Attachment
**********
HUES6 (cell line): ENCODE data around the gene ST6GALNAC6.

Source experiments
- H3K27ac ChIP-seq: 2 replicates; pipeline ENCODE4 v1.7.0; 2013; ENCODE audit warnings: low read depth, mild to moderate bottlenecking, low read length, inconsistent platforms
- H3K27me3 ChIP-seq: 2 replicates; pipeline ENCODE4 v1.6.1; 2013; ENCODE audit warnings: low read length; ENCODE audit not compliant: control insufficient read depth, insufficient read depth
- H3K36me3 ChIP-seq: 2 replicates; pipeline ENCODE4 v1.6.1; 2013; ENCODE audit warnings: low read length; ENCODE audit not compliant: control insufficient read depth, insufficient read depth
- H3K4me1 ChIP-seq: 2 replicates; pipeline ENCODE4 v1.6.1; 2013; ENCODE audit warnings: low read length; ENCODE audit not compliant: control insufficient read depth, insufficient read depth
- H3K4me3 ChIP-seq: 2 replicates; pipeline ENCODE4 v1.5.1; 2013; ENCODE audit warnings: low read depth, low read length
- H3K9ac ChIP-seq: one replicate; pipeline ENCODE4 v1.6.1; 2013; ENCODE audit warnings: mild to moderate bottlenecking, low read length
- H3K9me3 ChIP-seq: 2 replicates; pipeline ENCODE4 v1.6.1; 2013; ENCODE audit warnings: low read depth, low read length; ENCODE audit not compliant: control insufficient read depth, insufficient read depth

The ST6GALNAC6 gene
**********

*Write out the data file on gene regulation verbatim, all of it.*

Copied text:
HUES6 (cell line): ENCODE data around the gene ST6GALNAC6.

Source experiments
- H3K27ac ChIP-seq: 2 replicates; pipeline ENCODE4 v1.7.0; 2013; ENCODE audit warnings: low read depth, mild to moderate bottlenecking, low read length, inconsistent platforms
- H3K27me3 ChIP-seq: 2 replicates; pipeline ENCODE4 v1.6.1; 2013; ENCODE audit warnings: low read length; ENCODE audit not compliant: control insufficient read depth, insufficient read depth
- H3K36me3 ChIP-seq: 2 replicates; pipeline ENCODE4 v1.6.1; 2013; ENCODE audit warnings: low read length; ENCODE audit not compliant: control insufficient read depth, insufficient read depth
- H3K4me1 ChIP-seq: 2 replicates; pipeline ENCODE4 v1.6.1; 2013; ENCODE audit warnings: low read length; ENCODE audit not compliant: control insufficient read depth, insufficient read depth
- H3K4me3 ChIP-seq: 2 replicates; pipeline ENCODE4 v1.5.1; 2013; ENCODE audit warnings: low read depth, low read length
- H3K9ac ChIP-seq: one replicate; pipeline ENCODE4 v1.6.1; 2013; ENCODE audit warnings: mild to moderate bottlenecking, low read length
- H3K9me3 ChIP-seq: 2 replicates; pipeline ENCODE4 v1.6.1; 2013; ENCODE audit warnings: low read depth, low read length; ENCODE audit not compliant: control insufficient read depth, insufficient read depth

The ST6GALNAC6 gene